But on the subject of responsibility, it raises a good point as to whose role it is to deal with the issue of immigration reform. King asserts that the full responsibility for their illegal status lies with the immigrant him or herself, because they step into the situation willingly. One could assume that the next logical assumption is that undocumented immigrants want to alleviate themselves of that responsibility, i.e. through amnesty. However, I’d be hard pressed to think of an undocumented immigrant that I know who is asking someone else to take responsibility for them. Far from it, actually, especially given how hard workers most of the undocumented immigrants I have ever known are. They are usually the ones who are taking responsibility for many others—their American citizen children, their American citizen spouses, their family and extended family members back home. Without even wanting to, millions of undocumented immigrants shoulder economic responsibility for American citizens. They pay taxes into the IRS coffers and into a Social Security system that they will never see a dime from—to the tune of $11.2 billion dollars in 2010—which, when compared to giant American corporations who pay little to nothing, makes you wonder, why the misdirected vilification?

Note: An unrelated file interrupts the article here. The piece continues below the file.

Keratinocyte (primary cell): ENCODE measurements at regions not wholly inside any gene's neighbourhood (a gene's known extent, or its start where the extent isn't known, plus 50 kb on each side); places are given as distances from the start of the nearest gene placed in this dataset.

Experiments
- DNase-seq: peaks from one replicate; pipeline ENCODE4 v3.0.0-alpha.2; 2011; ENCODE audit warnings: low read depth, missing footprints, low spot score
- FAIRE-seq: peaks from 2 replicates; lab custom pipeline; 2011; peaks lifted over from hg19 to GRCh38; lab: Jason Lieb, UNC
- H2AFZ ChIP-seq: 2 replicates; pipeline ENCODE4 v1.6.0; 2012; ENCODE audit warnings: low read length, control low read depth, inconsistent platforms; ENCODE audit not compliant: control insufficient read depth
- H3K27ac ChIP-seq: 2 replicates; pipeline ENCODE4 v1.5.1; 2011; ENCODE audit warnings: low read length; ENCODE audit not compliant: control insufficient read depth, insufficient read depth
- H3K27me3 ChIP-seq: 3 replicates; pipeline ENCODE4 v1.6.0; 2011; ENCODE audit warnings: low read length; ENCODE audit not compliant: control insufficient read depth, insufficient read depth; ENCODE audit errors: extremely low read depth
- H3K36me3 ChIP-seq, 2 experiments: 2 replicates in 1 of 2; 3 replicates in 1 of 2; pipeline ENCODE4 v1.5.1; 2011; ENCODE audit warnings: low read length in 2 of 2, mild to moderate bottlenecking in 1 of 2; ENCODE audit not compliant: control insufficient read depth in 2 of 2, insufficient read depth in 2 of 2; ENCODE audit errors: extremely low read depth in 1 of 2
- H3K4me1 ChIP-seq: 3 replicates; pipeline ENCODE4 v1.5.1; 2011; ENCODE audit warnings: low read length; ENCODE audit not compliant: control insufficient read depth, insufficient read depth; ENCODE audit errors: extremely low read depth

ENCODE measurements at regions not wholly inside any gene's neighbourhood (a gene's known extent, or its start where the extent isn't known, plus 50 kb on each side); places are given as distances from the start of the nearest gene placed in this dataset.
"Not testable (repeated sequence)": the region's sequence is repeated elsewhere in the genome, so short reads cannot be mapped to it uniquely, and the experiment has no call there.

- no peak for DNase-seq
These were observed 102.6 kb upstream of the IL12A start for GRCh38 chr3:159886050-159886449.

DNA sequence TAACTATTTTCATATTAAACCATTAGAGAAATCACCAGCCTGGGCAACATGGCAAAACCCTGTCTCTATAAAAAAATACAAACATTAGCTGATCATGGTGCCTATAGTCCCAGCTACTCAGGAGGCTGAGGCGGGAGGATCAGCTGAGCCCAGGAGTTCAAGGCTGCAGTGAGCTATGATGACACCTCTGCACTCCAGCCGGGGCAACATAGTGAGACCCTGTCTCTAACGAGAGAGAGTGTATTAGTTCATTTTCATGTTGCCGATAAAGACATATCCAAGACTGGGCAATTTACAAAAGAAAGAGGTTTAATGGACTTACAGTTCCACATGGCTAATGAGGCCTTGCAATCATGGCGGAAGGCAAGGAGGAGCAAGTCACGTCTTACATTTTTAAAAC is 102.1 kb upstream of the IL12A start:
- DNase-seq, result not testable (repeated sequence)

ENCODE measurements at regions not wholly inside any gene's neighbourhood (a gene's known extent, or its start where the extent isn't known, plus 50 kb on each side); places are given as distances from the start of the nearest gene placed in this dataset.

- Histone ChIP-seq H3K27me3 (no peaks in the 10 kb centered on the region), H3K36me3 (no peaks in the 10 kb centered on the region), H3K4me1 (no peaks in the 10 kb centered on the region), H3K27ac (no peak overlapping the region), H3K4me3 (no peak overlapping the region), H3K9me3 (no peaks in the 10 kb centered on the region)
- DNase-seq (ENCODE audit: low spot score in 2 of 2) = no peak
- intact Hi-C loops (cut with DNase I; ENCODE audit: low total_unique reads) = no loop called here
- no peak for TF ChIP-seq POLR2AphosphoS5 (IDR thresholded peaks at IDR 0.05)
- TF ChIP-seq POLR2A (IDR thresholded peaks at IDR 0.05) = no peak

Beyond those who have citizen or permanent resident spouses or children, it’d be difficult to name an undocumented immigrant who hasn’t contributed in some responsible way to American society by contributing to the economy, producing crops, building homes, caring for young children, preparing food, working in virtually all aspects of American industry, in some way adding their daily bread to the fabric of American society, whether seen or unseen. Denying their contributions does not make them or their contributions disappear.
The undocumented immigrant whose level of responsibility I knew best was the one who I lived with in the U.S. until 2006—my husband. We moved to his home country of Mexico in 2006 because, despite being legally married and seeking avenues for legalization for several years, I could not assume the legal responsibility of adjusting his status, although we were legally married. Ironically, in the end, it was my husband the undocumented immigrant, who was the one who took primary financial responsibility for our family, in that he was making better income despite our disparate educational backgrounds, and allowed me to pay off my car loan, as well as my college loan, five years early.